One business established during late 1800s became Ijamsville's other attraction. The physical building was constructed by Christopher Riggs in 1862 for use by Welsh mining families. Riggs's son, Dr. George Henry Riggs (a local family physician and psychiatrist), converted the structure into a "sanatorium for nervous and mental health disorders" in 1896. It was in operation until 1969 and treated over a thousand patients from as far away as North Carolina and Pennsylvania. The hospital was called "Riggs' Cottage" or, more formally, "Riggs Cottage Sanitariym for Nervous and Mental Diseases". The hospital changed owners at least once during its lifetime, as records show its purchase in 1939 by a Dr. and Mrs. McAdoo. The hospital was originally open to both men and women, but the lack of male nurses during World War I forced the owners to limit it to only female patients. More difficult patients were transferred to a state hospital. An advertisement from the era claimed "each patient received individual psychotherapeutic attention, occupation, and recreation... under the most favorable hygienic conditions".
Development and suburbanization
Ijamsville remained a quiet agricultural town throughout most of the 20th century. Its few remaining businesses gradually closed down or changed hands: the hospital was converted into an upscale French restaurant (Gabriel's French Provincial Inn), the baseball field was purchased by the Frederick Pony Club, and many of the older structures in town were torn down and not rebuilt. The post office was closed down in 1983 (postal services were then provided out of Monrovia, MD).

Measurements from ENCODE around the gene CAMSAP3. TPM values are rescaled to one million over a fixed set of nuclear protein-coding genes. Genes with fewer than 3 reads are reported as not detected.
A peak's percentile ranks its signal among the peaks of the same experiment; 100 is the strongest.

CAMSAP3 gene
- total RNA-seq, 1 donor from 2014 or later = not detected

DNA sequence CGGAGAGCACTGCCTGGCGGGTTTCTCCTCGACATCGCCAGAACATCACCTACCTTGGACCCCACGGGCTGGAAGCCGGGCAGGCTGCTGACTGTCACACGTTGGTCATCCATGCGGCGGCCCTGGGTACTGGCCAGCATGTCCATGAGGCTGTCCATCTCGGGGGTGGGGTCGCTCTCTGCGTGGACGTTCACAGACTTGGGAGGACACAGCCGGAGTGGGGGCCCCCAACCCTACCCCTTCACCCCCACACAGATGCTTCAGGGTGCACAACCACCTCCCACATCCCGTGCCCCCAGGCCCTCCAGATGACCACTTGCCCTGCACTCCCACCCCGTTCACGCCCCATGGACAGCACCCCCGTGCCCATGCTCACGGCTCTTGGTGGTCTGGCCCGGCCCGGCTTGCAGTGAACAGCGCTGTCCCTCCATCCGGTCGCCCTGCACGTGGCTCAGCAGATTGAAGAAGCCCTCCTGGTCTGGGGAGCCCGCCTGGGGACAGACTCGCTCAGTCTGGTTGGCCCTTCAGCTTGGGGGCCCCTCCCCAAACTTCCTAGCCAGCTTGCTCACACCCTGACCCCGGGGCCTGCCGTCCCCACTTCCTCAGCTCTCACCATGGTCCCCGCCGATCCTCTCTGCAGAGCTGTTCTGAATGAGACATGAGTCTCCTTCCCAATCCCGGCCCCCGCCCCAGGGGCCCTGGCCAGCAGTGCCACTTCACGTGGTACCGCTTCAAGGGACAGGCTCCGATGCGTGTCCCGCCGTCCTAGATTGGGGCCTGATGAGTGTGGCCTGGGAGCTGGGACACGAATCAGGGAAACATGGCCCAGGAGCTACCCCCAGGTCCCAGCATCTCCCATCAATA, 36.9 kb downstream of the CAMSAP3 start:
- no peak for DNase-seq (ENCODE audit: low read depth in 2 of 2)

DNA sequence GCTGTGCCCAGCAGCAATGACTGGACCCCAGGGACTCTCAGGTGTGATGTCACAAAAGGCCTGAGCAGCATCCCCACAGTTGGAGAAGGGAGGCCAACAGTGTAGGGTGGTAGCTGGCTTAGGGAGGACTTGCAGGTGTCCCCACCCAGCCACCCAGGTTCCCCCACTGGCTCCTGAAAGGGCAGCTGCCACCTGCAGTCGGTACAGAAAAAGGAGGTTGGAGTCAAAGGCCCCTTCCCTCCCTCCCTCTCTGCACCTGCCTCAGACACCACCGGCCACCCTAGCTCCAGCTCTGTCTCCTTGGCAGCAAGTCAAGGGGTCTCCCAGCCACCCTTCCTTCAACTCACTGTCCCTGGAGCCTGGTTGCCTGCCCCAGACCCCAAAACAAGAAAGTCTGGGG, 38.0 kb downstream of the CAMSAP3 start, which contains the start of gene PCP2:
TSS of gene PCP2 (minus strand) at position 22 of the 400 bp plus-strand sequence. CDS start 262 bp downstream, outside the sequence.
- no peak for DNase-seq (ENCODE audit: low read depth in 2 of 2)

Without a post office, railroad depot, or other businesses in town, there was nothing to attract new farmers to the area. As the older farmowners died and their children moved closer to city centers, more and more land was put up for sale. By 1989, developers were making purchases of as much as $1 million's worth of land at a time. After the construction of wells and septic fields, the area developed rapidly. Houses were built and filled with families looking for work in nearby Frederick, Baltimore, or Washington, D.C.
By 2000, Ijamsville was divided into three areas: the original town center by the railroad tracks, with a few historic homes left intact; several large family farms raising mostly cows, corn, and soybeans; and large sections of suburban-style homes. New companies came into the area to tap the growing upper middle class market in Ijamsville and nearby Urbana. The businesses they established included golf courses and a petting zoo.
Two religious centers were established as well: a Roman Catholic, Jesuit Saint Ignatius of Loyola parish (originally from Buckeystown, MD and with another church building in Urbana); and the Hindu Sri Bhaktha Anjaneya Temple, the "only [Hindu] temple in the United States dedicated to [Bhaktha]-Anjaneya." The temple was completed in late 2014-early 2015, while the church has stood since the 1980s and undergone several expansions to accommodate new parishioners.
A Quaker school named Friends Meeting School (FMS) moved to the area in 1997, sharing space with Pleasant Grove United Methodist Church, also located in Ijamsville. FMS was originally established for preschool through 6th grade, but expanded until it reached its current size in 2013, serving pre-K through 12th grade. As the school expanded, it purchased and moved onto land near Windsor Knolls Middle school. The Christian Life Center, a United Pentecostal organization from Rockville, MD, purchased land near FMS in early 2012 and began holding services in Damascus High School. The organization moved into their newly constructed building in August 2013.
Frederick County Public Schools operates area schools. Schools with Ijamsville postal addresses include Oakdale Elementary School, Oakdale Middle School, Urbana Middle School, Windsor Knolls Middle School, Oakdale High School, and Urbana High School.
Cow pasture at the corner of Ijamsville Rd. and Mussetter Rd.